A Small Mistake Can Cost American Citizens Living in Israel Millions of Shekels

Are you a U.S. citizen living in Israel? You better watch out

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A recent precedent-setting ruling in a U.S. Federal court reflects the enormous fines U.S. citizens are at risk of paying if they hold bank accounts overseas that are unreported, even by mistake. These fines can reach up to half of the amount in such accounts.

This ruling is relevant for American citizens and green card holders living in Israel, who are required to report bank accounts they have in Israel or in other countries.

In contrast to the system prevailing in Israel and most other countries, American citizens must report bank accounts held outside the United States, as well as any revenue accrued anywhere in the world, even if they are not U.S. residents. According to U.S. law, anyone holding more than $10,000 overseas must fill an annual Foreign Bank Account Report (FBAR). The fine for non-disclosure is 50% of the highest balance in that account in the preceding year.

The case of Alice Kimble: a lie or a mistake?

The ruling was a result of the case of Alice Kimble, who had two Swiss bank accounts, with UBS and HSBC. She failed to fill a FBAR report and did not report the accounts in her annual tax returns.

In 2009, the IRS opened a voluntary reporting program for reporting overseas accounts. It included avoiding a criminal record in exchange for reporting undisclosed accounts. The program was launched after it turned out that many U.S. citizens were using the services of UBS to avoid paying taxes in the U.S. Kimble joined the program and presented corrected tax returns, but in a report for 2007, in a box asking whether she had foreign accounts she indicated she didn’t.

The Internal Revenue Service fined her for half of the highest balance in her account that year, in this case $700,000. She paid the fine but appealed, asking the court to be reimbursed.

The ruling, given in December 2018, stated that the fact that she replied “no” to a question about foreign accounts was an evasion of her lawful obligation, not enabling her to argue that she was unaware of her error.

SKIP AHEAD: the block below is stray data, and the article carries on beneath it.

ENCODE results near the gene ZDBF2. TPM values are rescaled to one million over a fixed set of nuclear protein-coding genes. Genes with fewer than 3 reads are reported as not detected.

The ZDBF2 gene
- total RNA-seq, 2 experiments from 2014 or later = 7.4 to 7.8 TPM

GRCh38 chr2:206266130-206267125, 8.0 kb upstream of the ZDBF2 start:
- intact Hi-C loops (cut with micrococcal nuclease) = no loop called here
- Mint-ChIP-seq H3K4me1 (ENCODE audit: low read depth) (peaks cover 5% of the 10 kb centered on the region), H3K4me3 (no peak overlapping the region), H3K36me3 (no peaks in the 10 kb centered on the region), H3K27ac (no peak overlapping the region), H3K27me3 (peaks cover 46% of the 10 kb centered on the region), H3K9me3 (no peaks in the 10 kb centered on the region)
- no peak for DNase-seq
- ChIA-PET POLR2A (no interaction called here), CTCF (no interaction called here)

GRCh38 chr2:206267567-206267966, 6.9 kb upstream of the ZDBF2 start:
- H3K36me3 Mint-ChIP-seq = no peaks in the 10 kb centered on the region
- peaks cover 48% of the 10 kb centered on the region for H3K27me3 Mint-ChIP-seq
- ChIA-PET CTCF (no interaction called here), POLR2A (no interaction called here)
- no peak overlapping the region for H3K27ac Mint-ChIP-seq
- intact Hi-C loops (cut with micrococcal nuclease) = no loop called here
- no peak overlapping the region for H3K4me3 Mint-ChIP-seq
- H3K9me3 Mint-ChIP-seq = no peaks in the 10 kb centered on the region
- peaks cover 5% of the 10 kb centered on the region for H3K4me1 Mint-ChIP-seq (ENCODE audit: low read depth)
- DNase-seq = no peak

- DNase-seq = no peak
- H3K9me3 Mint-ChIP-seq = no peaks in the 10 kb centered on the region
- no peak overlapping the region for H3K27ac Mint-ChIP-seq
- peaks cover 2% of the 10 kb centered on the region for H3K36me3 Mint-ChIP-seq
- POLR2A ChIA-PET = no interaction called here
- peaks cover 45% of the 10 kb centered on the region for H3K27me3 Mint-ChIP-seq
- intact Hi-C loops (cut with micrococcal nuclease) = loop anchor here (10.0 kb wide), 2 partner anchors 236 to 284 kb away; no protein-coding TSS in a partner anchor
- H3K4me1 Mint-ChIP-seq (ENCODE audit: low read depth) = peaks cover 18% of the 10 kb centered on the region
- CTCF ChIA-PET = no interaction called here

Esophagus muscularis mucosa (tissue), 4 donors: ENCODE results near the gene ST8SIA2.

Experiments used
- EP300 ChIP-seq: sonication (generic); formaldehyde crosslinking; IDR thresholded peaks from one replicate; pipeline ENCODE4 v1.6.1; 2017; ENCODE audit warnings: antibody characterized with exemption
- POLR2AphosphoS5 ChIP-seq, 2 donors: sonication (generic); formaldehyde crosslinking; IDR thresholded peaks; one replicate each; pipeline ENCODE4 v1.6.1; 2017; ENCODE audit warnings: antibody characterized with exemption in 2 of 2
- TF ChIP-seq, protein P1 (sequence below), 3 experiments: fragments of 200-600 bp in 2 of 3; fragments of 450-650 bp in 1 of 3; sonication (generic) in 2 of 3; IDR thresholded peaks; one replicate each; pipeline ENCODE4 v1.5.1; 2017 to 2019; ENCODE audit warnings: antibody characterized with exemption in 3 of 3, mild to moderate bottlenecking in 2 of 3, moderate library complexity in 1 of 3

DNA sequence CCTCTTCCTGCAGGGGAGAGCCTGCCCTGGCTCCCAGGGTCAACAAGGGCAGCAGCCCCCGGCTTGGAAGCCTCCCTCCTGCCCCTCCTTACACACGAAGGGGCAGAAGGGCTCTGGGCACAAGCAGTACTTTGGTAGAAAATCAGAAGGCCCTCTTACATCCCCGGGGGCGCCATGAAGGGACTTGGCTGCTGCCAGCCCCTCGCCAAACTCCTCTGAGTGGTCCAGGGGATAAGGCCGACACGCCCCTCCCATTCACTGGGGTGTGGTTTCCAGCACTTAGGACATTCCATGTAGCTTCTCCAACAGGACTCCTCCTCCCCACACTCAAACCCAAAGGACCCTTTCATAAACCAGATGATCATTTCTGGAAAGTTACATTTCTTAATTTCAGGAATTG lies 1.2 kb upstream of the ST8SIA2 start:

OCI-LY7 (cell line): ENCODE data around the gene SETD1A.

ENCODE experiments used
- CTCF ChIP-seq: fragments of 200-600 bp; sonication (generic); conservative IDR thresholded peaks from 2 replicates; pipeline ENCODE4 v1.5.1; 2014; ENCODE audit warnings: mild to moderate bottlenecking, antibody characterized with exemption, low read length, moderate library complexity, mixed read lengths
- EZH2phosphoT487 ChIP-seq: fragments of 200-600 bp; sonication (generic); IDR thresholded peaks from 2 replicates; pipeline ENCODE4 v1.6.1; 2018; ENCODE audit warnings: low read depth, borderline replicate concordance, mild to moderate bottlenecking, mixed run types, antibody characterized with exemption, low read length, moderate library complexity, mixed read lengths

Kimble did not tell her accountant about her foreign accounts and did not ask him how to answer the question when filing her returns. The ruling stated that the fact that the law does not oblige her to seek an accountant’s help did not make it less likely that she was consciously lying.

According to the ruling, checking a box indicating no foreign accounts, even if done in error, cannot be a basis for arguing later that there was no intention of cheating, since with such violations all that’s necessary is to prove the facts. An erroneous filling of a return can result in other fines as well.

The tax system gets more complicated

FBAR reports are filed separately from regular tax returns and must include any financial arrangement that can be construed as a bank account, including securities, corporate accounts, trust accounts, and possibly pension and professional development funds. The law is not new but only in recent years has there been a growing awareness of the need to strictly adhere to its stipulations. The Kimble ruling sheds light on these legal requirements, which are ignored by many people.

According to some estimates, there are hundreds of thousands of U.S. citizens and green card holders living in Israel. Over the last decade, the U.S. administration has tightened its supervision over foreign accounts held by Americans. For U.S. citizens living outside the country, this makes dealing with the American tax system – already a tough proposition – even harder and more complicated.

Giving up on America

The result of all this is a growing number of people giving up their American citizenship. Their numbers across the globe rose from 930 in 2012 to 5,400 people in 2016. In 2017 it dropped for the first time, to 5,133 people. Last year it dropped further, to 1,100 in every one of the first three quarters of 2018.